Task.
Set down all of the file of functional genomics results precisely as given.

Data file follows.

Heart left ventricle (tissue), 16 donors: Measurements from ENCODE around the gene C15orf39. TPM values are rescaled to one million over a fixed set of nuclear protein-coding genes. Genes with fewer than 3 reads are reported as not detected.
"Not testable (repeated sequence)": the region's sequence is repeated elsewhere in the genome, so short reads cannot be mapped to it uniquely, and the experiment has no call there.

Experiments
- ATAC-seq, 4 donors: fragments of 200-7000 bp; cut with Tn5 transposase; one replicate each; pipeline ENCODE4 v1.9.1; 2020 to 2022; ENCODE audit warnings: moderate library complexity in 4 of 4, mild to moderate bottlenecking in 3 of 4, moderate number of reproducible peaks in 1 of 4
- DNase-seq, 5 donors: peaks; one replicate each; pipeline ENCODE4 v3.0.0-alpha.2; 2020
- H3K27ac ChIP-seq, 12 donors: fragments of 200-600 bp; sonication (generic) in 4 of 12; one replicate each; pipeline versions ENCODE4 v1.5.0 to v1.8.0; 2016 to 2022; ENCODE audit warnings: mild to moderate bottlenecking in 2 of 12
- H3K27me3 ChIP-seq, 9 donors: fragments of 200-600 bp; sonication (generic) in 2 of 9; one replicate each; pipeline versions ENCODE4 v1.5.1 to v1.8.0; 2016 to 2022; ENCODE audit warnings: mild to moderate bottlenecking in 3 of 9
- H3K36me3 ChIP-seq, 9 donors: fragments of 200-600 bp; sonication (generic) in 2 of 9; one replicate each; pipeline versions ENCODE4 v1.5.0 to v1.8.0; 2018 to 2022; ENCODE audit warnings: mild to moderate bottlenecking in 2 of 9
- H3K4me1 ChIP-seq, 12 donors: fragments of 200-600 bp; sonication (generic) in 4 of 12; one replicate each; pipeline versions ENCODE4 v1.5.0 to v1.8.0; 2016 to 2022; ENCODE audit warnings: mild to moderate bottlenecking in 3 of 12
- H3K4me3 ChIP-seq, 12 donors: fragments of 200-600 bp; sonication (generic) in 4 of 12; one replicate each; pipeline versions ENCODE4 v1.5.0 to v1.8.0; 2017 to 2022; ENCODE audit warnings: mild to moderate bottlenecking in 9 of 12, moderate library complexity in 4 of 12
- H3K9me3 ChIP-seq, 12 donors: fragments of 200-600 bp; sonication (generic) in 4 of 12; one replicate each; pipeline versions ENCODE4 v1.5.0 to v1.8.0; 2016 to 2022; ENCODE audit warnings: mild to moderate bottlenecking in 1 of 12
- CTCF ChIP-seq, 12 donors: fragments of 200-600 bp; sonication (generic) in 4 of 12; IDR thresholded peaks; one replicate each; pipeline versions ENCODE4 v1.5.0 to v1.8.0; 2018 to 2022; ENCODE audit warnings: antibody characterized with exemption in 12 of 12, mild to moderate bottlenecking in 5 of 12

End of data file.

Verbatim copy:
Heart left ventricle (tissue), 16 donors: Measurements from ENCODE around the gene C15orf39. TPM values are rescaled to one million over a fixed set of nuclear protein-coding genes. Genes with fewer than 3 reads are reported as not detected.
"Not testable (repeated sequence)": the region's sequence is repeated elsewhere in the genome, so short reads cannot be mapped to it uniquely, and the experiment has no call there.

Experiments
- ATAC-seq, 4 donors: fragments of 200-7000 bp; cut with Tn5 transposase; one replicate each; pipeline ENCODE4 v1.9.1; 2020 to 2022; ENCODE audit warnings: moderate library complexity in 4 of 4, mild to moderate bottlenecking in 3 of 4, moderate number of reproducible peaks in 1 of 4
- DNase-seq, 5 donors: peaks; one replicate each; pipeline ENCODE4 v3.0.0-alpha.2; 2020
- H3K27ac ChIP-seq, 12 donors: fragments of 200-600 bp; sonication (generic) in 4 of 12; one replicate each; pipeline versions ENCODE4 v1.5.0 to v1.8.0; 2016 to 2022; ENCODE audit warnings: mild to moderate bottlenecking in 2 of 12
- H3K27me3 ChIP-seq, 9 donors: fragments of 200-600 bp; sonication (generic) in 2 of 9; one replicate each; pipeline versions ENCODE4 v1.5.1 to v1.8.0; 2016 to 2022; ENCODE audit warnings: mild to moderate bottlenecking in 3 of 9
- H3K36me3 ChIP-seq, 9 donors: fragments of 200-600 bp; sonication (generic) in 2 of 9; one replicate each; pipeline versions ENCODE4 v1.5.0 to v1.8.0; 2018 to 2022; ENCODE audit warnings: mild to moderate bottlenecking in 2 of 9
- H3K4me1 ChIP-seq, 12 donors: fragments of 200-600 bp; sonication (generic) in 4 of 12; one replicate each; pipeline versions ENCODE4 v1.5.0 to v1.8.0; 2016 to 2022; ENCODE audit warnings: mild to moderate bottlenecking in 3 of 12
- H3K4me3 ChIP-seq, 12 donors: fragments of 200-600 bp; sonication (generic) in 4 of 12; one replicate each; pipeline versions ENCODE4 v1.5.0 to v1.8.0; 2017 to 2022; ENCODE audit warnings: mild to moderate bottlenecking in 9 of 12, moderate library complexity in 4 of 12
- H3K9me3 ChIP-seq, 12 donors: fragments of 200-600 bp; sonication (generic) in 4 of 12; one replicate each; pipeline versions ENCODE4 v1.5.0 to v1.8.0; 2016 to 2022; ENCODE audit warnings: mild to moderate bottlenecking in 1 of 12
- CTCF ChIP-seq, 12 donors: fragments of 200-600 bp; sonication (generic) in 4 of 12; IDR thresholded peaks; one replicate each; pipeline versions ENCODE4 v1.5.0 to v1.8.0; 2018 to 2022; ENCODE audit warnings: antibody characterized with exemption in 12 of 12, mild to moderate bottlenecking in 5 of 12